Competition quotas stripped

Appropriations language makes it harder for administration to outsource federal jobs

Congress has undermined the Bush administration's drive toward outsourcing more government work by striking a proposed target number from the fiscal 2003 budget.

The administration had set a goal to compete 15 percent of their commercial jobs by the end of 2003. Opponents of the quotas in both houses of Congress instead pushed through a measure to restrict the use of funds to establish such target numbers.

The administration did not set a target in its fiscal year 2004 budget request, according to policy analysts. The President's Management Agenda, released two years ago, spells out Bush's vision for privatizing much of the work that federal agencies currently carry out. The agenda included a 5 percent competition goal for 2002 and 15 percent for 2003.

Congressional opponents, primarily Democrats, worry that the effort will cost federal jobs and have lobbied to rein in the administration. The measure in the 2003 budget does not set limits on outsourcing, but it forbids the use of any specific target or quota unless the quota is supported by research. Hard-line opponents, including Rep. Jim Moran (D-Va.) and Sen. Barbara Mikulski (D-Md.) had urged a total ban on quotas.

The measure that finally passed is "a whole lot of nothing," said Jennifer Park, a legislative assistant in Moran's office. The original language in Mikulski's amendment to the appropriations bill, modeled on a budget amendment Moran created last summer, "was very simple, very to the point," she said. Sen. Craig Thomas (R-Wyo.) amended Mikulski's proposal to add the potential loophole.

Mikulski, in a January statement that she delivered on the Senate floor opposing the quotas, expressed her fears for the federal workforce. "The Office of Management and Budget has issued a directive calling for bounty hunters in federal agencies to get rid of 850,000 jobs over the next three years," she said. "That is nearly half of the federal workforce. Managers will be forced to meet arbitrary targets, sometimes against their will or even their better judgment."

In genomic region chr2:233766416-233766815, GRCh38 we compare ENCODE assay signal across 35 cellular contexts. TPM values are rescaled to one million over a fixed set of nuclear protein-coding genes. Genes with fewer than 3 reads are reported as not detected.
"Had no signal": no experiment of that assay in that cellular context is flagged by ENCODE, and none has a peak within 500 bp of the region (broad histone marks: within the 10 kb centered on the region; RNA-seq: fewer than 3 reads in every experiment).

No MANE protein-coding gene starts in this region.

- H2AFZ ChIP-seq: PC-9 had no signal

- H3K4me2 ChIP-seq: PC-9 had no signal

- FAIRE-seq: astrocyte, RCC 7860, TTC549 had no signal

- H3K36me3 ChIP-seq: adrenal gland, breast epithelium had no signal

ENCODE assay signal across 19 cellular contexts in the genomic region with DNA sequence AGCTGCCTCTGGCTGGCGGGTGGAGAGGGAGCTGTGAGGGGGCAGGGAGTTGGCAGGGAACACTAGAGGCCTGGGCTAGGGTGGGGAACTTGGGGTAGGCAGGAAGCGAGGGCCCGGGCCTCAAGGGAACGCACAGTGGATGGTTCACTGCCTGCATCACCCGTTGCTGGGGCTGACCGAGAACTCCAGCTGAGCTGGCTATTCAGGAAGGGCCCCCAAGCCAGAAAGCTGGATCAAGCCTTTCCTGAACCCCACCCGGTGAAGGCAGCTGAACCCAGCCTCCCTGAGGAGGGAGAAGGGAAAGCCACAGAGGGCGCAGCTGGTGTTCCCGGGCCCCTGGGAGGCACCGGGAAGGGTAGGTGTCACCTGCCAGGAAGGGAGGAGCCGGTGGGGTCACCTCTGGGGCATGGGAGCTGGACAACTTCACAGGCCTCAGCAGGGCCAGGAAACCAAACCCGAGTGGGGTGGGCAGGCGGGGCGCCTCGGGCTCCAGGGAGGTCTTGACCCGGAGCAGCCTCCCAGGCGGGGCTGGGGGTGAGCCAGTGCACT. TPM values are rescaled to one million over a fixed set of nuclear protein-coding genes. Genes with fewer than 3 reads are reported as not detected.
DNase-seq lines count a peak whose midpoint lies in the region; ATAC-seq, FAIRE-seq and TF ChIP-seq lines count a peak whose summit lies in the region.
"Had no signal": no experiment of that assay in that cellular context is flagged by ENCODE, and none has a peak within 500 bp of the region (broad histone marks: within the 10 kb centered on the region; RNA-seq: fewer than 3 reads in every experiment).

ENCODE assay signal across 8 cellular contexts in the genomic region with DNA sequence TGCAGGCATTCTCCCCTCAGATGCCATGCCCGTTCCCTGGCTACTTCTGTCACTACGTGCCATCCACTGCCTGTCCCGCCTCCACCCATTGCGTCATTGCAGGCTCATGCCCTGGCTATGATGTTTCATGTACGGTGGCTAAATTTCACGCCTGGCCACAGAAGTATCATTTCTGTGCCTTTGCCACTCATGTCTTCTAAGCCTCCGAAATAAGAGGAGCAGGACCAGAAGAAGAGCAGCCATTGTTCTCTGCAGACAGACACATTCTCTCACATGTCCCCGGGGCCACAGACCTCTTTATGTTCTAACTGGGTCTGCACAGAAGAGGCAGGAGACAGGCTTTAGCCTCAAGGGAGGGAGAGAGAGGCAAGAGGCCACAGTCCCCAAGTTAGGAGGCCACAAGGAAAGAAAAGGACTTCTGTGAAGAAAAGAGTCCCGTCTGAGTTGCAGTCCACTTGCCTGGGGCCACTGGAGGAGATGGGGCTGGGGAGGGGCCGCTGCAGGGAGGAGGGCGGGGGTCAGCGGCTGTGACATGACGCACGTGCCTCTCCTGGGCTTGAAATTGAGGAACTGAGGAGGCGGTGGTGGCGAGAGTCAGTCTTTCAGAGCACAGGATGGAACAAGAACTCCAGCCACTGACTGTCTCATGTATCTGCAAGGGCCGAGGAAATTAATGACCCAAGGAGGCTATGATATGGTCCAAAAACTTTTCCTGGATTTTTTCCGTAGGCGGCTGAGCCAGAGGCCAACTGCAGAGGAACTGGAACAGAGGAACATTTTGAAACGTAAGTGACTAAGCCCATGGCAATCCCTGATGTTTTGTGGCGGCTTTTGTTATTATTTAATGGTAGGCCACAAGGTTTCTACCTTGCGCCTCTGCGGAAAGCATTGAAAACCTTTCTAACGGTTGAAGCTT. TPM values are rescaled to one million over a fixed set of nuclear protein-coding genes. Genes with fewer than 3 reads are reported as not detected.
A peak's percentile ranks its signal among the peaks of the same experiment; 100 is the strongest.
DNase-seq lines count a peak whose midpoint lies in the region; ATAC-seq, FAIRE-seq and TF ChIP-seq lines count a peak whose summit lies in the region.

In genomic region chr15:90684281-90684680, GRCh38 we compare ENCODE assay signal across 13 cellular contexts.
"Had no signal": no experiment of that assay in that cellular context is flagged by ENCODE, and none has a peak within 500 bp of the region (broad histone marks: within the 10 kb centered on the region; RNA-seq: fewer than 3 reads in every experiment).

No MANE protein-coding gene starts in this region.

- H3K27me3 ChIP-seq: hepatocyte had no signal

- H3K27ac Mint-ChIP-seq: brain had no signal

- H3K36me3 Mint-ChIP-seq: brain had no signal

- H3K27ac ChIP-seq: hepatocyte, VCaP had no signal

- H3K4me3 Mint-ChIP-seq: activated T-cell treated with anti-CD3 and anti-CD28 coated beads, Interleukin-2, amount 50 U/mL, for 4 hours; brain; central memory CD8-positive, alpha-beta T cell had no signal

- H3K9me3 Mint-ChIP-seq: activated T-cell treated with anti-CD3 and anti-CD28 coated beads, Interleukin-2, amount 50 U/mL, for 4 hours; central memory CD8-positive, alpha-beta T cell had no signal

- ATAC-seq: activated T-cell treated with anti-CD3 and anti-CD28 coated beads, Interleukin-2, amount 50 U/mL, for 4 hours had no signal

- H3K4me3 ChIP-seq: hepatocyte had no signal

Thirty-five Senate Democrats wrote to OMB Director Mitchell Daniels Jr. last month expressing that fear, a move echoed by House Democrats this month.

Daniels said the targets were "stretch goals" and difficult for agencies to meet. "But we have to get the process flowing," he said. "We have to have some way to measure the progress. If we don't get a measurement, we won't get the results."

Congress' action is not a significant roadblock, he added. "I don't think that stripping the goals from the '03 budget will have an impact on the rate competitive outsourcing is adopted."

Advocates and opponents of outsourcing alike say that in not naming a target for 2004, the administration is changing its methods, but not backing off its intent to open jobs to competition.

"Quotas or no quotas, outsourcing is still going to happen. This administration has made it clear that's their desire," said Larry Allen, executive vice president of the Coalition for Government Procurement, which is composed of private-sector firms. "It seems to be one of the major issues on the President's Management Agenda, and I don't see the lack of quotas changing that."

Federal unions, however, also worry about workforce changes.

"The only time contracting out should be done is if they can prove there's going to be significant savings for the taxpayers," said Randy Erwin, assistant to the president at the National Federation of Federal Employees. "If they can't prove that, there's no reason it should be done. To put quotas on, it's privatizing for no reason at all."

The American Federation of Government Employees objects to the arbitrary nature of quotas, said Wiley Pearson, its defense policy analyst. "You don't look toward the fact that, rhetoric aside, nobody has been able to prove that privatization gives you better service, better accountability or generates real savings."

In reality, argued consultant Robert Guerra, privatization is not likely to put feds on the street. "Somebody has to do this work," he said. "They'll be elsewhere in government or they'll be working for the companies doing the outsourcing work."

Studies have shown that agencies can save 25 percent or more on their costs just by considering outsourcing, said Stan Soloway, president of the Professional Services Council. Administration officials have cited a 30 percent figure.

"The very introduction of competition drives higher efficiency and competence," he said. "In the absence of competition, organizations get stale."

Matthew French contributed to this article.

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